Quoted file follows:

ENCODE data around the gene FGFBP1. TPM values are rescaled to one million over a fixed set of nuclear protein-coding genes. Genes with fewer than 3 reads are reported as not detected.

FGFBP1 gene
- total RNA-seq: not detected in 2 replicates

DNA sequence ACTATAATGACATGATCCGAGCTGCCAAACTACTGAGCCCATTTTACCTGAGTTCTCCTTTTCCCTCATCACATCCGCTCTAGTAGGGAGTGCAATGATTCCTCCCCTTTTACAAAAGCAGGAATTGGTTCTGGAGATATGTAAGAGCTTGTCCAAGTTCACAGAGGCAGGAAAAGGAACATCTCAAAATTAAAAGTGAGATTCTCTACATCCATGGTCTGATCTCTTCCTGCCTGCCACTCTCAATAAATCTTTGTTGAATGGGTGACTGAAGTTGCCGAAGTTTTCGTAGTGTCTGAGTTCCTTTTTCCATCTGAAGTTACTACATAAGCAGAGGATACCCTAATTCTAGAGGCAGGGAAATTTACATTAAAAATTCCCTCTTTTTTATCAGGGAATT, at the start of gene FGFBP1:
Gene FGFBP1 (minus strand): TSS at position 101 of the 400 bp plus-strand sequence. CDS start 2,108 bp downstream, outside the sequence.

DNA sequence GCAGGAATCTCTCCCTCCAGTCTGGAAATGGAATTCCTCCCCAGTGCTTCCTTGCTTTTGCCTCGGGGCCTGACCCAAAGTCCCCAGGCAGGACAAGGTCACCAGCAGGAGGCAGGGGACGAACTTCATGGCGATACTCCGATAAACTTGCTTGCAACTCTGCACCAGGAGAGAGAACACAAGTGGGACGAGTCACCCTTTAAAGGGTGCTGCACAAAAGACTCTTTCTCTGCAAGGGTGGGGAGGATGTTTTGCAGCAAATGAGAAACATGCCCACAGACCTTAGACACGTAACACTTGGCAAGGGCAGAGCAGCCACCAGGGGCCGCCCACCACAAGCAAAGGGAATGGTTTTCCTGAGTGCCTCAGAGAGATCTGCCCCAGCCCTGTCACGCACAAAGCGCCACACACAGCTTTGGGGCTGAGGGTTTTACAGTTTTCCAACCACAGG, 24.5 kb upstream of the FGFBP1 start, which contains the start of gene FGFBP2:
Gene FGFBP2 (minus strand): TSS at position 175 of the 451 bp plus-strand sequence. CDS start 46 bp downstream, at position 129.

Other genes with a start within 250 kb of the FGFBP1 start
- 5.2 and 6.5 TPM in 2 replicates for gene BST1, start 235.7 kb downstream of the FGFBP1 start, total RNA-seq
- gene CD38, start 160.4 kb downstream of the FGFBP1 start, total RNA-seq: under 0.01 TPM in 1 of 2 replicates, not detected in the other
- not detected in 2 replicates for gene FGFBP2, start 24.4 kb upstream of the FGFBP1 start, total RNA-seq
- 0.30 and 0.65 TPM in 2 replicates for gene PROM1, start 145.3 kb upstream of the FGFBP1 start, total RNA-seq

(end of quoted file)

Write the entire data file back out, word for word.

ENCODE data around the gene FGFBP1. TPM values are rescaled to one million over a fixed set of nuclear protein-coding genes. Genes with fewer than 3 reads are reported as not detected.

FGFBP1 gene
- total RNA-seq: not detected in 2 replicates

DNA sequence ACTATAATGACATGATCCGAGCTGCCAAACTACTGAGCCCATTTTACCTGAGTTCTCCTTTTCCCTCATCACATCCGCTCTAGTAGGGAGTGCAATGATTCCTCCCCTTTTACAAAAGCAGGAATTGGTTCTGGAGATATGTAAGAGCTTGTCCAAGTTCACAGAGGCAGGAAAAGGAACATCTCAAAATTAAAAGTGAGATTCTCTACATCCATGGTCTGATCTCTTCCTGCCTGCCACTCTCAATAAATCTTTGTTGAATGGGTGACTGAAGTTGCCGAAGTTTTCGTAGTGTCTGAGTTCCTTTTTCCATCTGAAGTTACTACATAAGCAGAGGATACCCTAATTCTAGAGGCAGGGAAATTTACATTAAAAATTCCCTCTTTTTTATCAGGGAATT, at the start of gene FGFBP1:
Gene FGFBP1 (minus strand): TSS at position 101 of the 400 bp plus-strand sequence. CDS start 2,108 bp downstream, outside the sequence.

DNA sequence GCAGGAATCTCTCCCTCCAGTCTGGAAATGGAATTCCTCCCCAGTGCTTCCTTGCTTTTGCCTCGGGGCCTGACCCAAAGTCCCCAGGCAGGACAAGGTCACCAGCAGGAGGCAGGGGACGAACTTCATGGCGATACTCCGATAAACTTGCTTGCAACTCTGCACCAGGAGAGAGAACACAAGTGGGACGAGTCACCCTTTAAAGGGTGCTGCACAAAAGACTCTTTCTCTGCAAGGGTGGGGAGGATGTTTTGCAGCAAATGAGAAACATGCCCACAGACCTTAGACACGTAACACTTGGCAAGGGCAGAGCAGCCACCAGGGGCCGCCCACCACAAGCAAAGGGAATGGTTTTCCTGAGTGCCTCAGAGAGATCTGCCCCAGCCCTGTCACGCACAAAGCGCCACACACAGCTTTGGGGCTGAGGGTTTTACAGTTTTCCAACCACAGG, 24.5 kb upstream of the FGFBP1 start, which contains the start of gene FGFBP2:
Gene FGFBP2 (minus strand): TSS at position 175 of the 451 bp plus-strand sequence. CDS start 46 bp downstream, at position 129.

Other genes with a start within 250 kb of the FGFBP1 start
- 5.2 and 6.5 TPM in 2 replicates for gene BST1, start 235.7 kb downstream of the FGFBP1 start, total RNA-seq
- gene CD38, start 160.4 kb downstream of the FGFBP1 start, total RNA-seq: under 0.01 TPM in 1 of 2 replicates, not detected in the other
- not detected in 2 replicates for gene FGFBP2, start 24.4 kb upstream of the FGFBP1 start, total RNA-seq
- 0.30 and 0.65 TPM in 2 replicates for gene PROM1, start 145.3 kb upstream of the FGFBP1 start, total RNA-seq